Cruise Ships and the Costs of Carbon

The recently released report “Insights on Fuel Choice & EUA Trading for Shipping Players Under the EU ETS” written by Engine Technologies Pte and Freight Investor Services (FIS) provides clear insight into both the cost of carbon within the EU and the importance of fuel choices for ship operators trading within EU waters. The EU Emissions Trading System (EU ETS) comes into force on 1 January 2024. However, the first payments will be required in 2025 for the carbon consumed in the previous year. The carbon pricing for ships is discounted in 2024 by 60% and 30% in 2025 with the full price being paid in 2026.

Figure 1 below, courtesy of the S&P Global Commodity Insights, shows the volatility of carbon pricing in 2023 with a high point of €100 per metric ton of carbon emitted with some estimates having it hit €130 per ton by 2030. Using an average of the 2023 price a KWh of energy consumed will have a carbon cost of €0.06 on top of the bunker price of the fuel consumed.

Figure 1: 2023 Range of EU Allowance Pricing

Daily, ship-owners face challenges in reducing environmental impact and coping with the impact of rising fuel costs on their operability. The operators of cruise ships are particularly vulnerable to public opinion as the ships are perceived as luxury items that berth in the most exotic areas of the planet and due to their nature consume large amounts of fuel.

As fuel prices have varied greatly over the last two years, shown in Figure 2, budgeting has become increasingly difficult. Operators have invested heavily in various solutions to reduce fuel consumption. Therefore reducing both energy costs and green house gas emissions.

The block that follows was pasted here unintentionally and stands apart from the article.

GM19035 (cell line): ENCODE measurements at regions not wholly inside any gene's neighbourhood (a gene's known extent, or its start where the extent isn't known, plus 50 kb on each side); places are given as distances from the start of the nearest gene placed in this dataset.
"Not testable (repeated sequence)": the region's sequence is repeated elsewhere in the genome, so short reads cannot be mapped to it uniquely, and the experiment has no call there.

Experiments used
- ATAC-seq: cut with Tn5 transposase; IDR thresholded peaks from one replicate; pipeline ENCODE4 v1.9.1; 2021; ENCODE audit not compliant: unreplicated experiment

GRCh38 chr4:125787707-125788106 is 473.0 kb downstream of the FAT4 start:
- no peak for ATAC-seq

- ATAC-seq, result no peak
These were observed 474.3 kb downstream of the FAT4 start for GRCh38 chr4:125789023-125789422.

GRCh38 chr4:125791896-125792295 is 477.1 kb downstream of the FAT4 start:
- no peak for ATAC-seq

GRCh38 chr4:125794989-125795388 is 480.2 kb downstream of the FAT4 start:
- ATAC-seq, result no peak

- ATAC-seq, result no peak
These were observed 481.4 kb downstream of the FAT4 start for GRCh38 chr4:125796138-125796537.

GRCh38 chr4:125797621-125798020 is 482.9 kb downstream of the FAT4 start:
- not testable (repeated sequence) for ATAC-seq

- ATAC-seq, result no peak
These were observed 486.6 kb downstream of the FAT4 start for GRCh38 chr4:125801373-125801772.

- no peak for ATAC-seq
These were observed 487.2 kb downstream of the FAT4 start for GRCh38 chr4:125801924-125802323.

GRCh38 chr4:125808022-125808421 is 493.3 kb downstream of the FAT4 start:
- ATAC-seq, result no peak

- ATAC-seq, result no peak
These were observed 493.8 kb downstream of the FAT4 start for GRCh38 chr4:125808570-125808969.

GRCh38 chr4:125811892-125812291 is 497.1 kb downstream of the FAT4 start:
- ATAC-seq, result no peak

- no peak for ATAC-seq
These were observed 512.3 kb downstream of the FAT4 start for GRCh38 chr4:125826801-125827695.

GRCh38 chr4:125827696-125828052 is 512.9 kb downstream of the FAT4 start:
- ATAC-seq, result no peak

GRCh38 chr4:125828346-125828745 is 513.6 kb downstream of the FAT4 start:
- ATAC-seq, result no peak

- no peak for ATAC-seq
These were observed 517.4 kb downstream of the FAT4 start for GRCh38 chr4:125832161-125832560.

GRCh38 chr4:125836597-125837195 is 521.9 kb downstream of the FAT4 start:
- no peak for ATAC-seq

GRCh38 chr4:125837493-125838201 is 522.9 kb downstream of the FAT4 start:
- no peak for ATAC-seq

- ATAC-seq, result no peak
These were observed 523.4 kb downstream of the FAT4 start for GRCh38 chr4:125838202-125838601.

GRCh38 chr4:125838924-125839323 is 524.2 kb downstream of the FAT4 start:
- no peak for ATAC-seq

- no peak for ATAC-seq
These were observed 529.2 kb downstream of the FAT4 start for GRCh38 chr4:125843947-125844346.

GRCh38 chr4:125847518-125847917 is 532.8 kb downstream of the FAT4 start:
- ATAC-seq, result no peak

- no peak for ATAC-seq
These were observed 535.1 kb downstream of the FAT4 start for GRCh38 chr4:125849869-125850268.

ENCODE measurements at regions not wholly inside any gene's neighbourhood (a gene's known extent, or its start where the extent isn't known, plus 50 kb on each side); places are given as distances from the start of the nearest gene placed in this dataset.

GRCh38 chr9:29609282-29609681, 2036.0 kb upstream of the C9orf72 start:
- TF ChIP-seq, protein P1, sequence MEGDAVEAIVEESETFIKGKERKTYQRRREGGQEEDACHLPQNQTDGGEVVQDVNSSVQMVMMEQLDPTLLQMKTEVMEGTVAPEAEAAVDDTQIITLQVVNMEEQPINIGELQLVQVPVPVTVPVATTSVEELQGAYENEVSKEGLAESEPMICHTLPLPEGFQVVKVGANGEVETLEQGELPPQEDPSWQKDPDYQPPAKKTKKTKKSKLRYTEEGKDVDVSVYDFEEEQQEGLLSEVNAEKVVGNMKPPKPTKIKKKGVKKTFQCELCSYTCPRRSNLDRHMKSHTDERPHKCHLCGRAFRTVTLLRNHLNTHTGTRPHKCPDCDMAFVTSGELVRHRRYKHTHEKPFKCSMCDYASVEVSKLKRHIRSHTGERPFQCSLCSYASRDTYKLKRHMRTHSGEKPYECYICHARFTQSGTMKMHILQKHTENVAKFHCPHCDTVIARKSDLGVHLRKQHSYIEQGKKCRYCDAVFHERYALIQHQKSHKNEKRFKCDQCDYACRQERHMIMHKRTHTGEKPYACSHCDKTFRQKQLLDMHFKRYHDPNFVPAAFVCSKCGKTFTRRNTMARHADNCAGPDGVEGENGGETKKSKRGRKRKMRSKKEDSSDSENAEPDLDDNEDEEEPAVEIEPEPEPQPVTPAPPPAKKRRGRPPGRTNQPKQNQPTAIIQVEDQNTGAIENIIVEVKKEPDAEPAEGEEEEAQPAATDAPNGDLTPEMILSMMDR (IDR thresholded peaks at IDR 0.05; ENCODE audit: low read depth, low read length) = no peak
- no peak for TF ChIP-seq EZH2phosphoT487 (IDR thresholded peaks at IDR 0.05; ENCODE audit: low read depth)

Some solutions include significant technical upgrades which require large investments and are invasive to the ship:

  • Repowering e.g. Windstar Cruises “Star Plus” project
  • Fitting scrubbers
  • Upgrading underwater hull paint to low friction options
  • Upgrading electrical consumers like motors or light fittings
  • Designing ships to use alternate fuels
  • Fitting cold ironing (shore power) arrangements for use in port

Others are considered more Operational Enhancements:

  • Itinerary planning to reduce steaming distances or speeds
  • Route execution to include weather routing and speed management

Figure 2: Rotterdam Bunker Princes 2021 to 2023

HVAC (heating, ventilation and air conditioning) tends to be the second largest energy consumer on large passenger vessels such as cruise ships and ferries after propulsion. Dutch sustainability technology company Arkitech International believes that through the applied use of the power of artificial intelligence significant reductions in energy consumption can be achieved by the optimisation of the HVAC system. These savings are made without large investments in infrastructure or the need to take the vessel out of service.

For cruise ships that generally trade in warm climates and spend long periods in port, the HVAC’s proportion of total energy consumption is increased. Arkitechs’ technology reduces the energy wasted in through chillers being set at too low a temperature and thus reduce emissions. Therefore, Arkitech allows cruise ship operators to demonstrate a reduction in their environmental footprint. Subsequent achievinging significant savings on their fuel and carbon costs.

The ARK-M20 technology has already been tested on two large ferries operating in the Mediterranean. Next to that, it is currently undergoing further trials on a major cruise ship with results expected in Q1 2024.